- § 46.2-1100: Use of standard seat belts permitted for certain children.
Types of Booster Seats You Can Use
Two types of high-back belt-positioning booster seats are available. Both types "boost" your child up so the vehicle safety belt fits better.
High-Back Belt-Positioning Booster Seats
- One type provides head and neck support for your child if your vehicle seat back does not have a head rest. It must be used with the vehicle's lap/shoulder belt, never with the lap belt only.
- The other, a combination seat, converts from a forward-facing toddler seat to a booster seat and comes equipped with a harness. This type can be used as a forward-facing toddler seat when your child is age 1 and at least 20 pounds to about age 4 and 40 pounds. When your child outgrows the toddler seat, remove the harness and use the seat as a booster seat with the vehicle's lap/shoulder belt.
No-Back Belt-Positioning Booster Seat
- This type also "boosts" your child up so the vehicle safety belt fits better. This booster seat is used with a lap/shoulder belt. It should only be used in vehicles with built-in head rests.
All booster seats are required by law to comply with the same safety standards as child safety seats. Your booster seat must have a label stating that it meets Federal motor vehicle safety standards.
Click It or Ticket is a high visibility enforcement program designed to raise safety belt usage and save people from death and serious injury on the streets and highways. The program will use educational radio messages recorded personally by chiefs and sheriffs, along with stepped-up enforcement, to send a strong message that safety belts save lives.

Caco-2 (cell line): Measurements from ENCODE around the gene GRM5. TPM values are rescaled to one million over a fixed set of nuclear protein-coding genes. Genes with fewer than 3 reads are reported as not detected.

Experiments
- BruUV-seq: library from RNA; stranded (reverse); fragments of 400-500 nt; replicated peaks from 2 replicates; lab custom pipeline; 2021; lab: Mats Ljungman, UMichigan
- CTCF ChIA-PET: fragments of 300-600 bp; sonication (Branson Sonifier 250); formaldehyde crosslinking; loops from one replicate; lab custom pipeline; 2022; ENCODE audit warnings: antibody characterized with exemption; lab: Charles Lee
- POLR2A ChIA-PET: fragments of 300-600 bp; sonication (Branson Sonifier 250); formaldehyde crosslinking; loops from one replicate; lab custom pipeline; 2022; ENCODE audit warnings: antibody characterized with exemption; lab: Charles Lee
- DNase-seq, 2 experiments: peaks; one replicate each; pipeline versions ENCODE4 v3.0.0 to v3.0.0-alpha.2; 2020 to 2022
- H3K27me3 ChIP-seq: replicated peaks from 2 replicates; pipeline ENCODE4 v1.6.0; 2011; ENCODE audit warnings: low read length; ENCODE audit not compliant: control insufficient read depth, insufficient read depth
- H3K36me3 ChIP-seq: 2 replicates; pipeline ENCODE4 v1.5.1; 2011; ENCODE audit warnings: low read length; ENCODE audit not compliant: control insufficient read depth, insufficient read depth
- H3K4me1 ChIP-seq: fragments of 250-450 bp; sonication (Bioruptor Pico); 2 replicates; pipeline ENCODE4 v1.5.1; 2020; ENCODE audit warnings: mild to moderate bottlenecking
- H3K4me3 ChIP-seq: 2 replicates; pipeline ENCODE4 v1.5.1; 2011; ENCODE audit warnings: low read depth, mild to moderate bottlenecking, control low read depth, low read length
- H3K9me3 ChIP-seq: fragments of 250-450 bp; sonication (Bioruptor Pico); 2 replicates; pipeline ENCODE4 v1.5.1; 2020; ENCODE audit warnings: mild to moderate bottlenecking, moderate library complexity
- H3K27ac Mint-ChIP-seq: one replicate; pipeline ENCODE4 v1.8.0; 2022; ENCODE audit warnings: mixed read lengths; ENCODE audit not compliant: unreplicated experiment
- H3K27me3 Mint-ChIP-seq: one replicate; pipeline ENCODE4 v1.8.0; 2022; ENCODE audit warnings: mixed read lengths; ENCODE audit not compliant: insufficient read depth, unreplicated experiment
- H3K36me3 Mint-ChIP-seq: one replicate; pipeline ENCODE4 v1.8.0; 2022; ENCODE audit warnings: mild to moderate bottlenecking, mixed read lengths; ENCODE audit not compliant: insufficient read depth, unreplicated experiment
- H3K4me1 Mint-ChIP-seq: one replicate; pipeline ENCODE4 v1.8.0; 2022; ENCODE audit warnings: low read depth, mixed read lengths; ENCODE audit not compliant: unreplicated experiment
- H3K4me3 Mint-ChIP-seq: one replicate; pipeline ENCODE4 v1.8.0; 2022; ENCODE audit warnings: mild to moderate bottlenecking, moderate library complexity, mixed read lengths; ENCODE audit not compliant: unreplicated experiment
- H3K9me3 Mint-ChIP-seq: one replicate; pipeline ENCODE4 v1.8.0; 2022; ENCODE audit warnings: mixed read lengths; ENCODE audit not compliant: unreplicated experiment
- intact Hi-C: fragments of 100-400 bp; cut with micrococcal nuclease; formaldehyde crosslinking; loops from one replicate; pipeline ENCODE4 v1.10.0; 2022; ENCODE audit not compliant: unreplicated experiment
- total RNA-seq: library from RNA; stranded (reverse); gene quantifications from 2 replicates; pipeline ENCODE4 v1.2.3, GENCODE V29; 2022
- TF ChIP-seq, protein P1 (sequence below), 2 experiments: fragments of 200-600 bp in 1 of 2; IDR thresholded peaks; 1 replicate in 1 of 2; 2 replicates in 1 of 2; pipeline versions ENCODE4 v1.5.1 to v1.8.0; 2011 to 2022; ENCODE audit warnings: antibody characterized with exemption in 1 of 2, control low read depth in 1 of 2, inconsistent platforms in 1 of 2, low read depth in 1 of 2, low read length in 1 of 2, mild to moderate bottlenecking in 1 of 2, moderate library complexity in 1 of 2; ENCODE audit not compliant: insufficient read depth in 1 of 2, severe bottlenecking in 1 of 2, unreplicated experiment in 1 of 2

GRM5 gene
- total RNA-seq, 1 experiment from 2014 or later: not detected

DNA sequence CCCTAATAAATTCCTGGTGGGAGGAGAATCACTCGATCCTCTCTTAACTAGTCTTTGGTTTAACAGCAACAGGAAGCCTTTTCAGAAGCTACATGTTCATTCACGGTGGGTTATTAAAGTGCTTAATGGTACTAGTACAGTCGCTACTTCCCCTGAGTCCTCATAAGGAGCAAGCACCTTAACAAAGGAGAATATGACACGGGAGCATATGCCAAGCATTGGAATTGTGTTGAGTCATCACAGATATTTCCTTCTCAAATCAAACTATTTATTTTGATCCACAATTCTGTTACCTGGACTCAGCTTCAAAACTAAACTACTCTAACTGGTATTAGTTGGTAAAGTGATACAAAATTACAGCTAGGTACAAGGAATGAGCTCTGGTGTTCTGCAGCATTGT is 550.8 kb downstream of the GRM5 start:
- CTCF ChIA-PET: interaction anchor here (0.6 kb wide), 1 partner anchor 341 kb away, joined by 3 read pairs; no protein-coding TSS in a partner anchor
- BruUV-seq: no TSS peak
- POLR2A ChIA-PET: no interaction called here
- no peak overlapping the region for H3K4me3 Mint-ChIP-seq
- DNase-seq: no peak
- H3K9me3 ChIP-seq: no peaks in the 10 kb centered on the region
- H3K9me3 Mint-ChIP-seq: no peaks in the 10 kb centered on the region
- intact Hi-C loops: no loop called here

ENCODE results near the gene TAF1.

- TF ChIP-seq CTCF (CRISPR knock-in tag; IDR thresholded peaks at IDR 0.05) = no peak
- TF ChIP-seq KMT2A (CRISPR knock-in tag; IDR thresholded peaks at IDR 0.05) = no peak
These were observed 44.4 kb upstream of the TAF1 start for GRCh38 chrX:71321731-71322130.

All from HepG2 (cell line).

The Click It or Ticket campaign is currently used in 18 other states and the District of Columbia. In other Click It or Ticket campaigns, the occupant restraint usage rate increased by more than 10%, meaning that thousands of previously unbuckled drivers and passengers began using safety belts and child safety seats.
The campaign consists of strict enforcement, strong educational messages in the form of ads on most radio stations in the area, and numerous public appearances by officers on behalf of the program.
Virginia's statewide safety belt compliance rate is currently 79.9%. The goal of 2008 Click It or Ticket is to raise the rate to at least 82%.
"Click It or Ticket" Launched to Boost Teen Seat Belt Use and to Save Lives
- Motor vehicle crashes are now the leading cause of death for 15-to-20-year-olds in America.
- According to the National Highway Traffic Safety Administration (NHTSA), 7,460 drivers ages 15 to 20 were involved in fatal crashes in 2005. In fact, during 2005, more than one in ten (or 12.6%) of all drivers involved in fatal crashes across the U.S. were drivers between the ages of 15 and 20.
- In those fatal crashes, 3,467 of the young drivers were killed; 2,171 passengers in the vehicles with the young drivers were killed; and 2,555 others were killed.
- In America, 15-to-20-year-olds account for only 8.5% of the population but accounted for 14% of the total number of traffic fatalities.
- Most of the fatalities involving young drivers are the young drivers themselves and their passengers.
- One of the biggest reasons for high teen driver and passenger fatalities is low seat belt use among teens.
- In fact, an alarming 62% of teenage passenger vehicle occupants killed in fatal crashes during 2005 were not wearing a seat belt at the time of the crash.
- Alcohol use among teens is also a factor. In 2005, 23% of the young drivers ages 15 to 20 who were killed in crashes had blood alcohol concentration (BAC) levels of.08 or higher at the time of the crash, despite the fact that the minimum drinking age in every state is 21.
- Regular seat belt use is the single most effective way to protect people and reduce fatalities in motor vehicle crashes.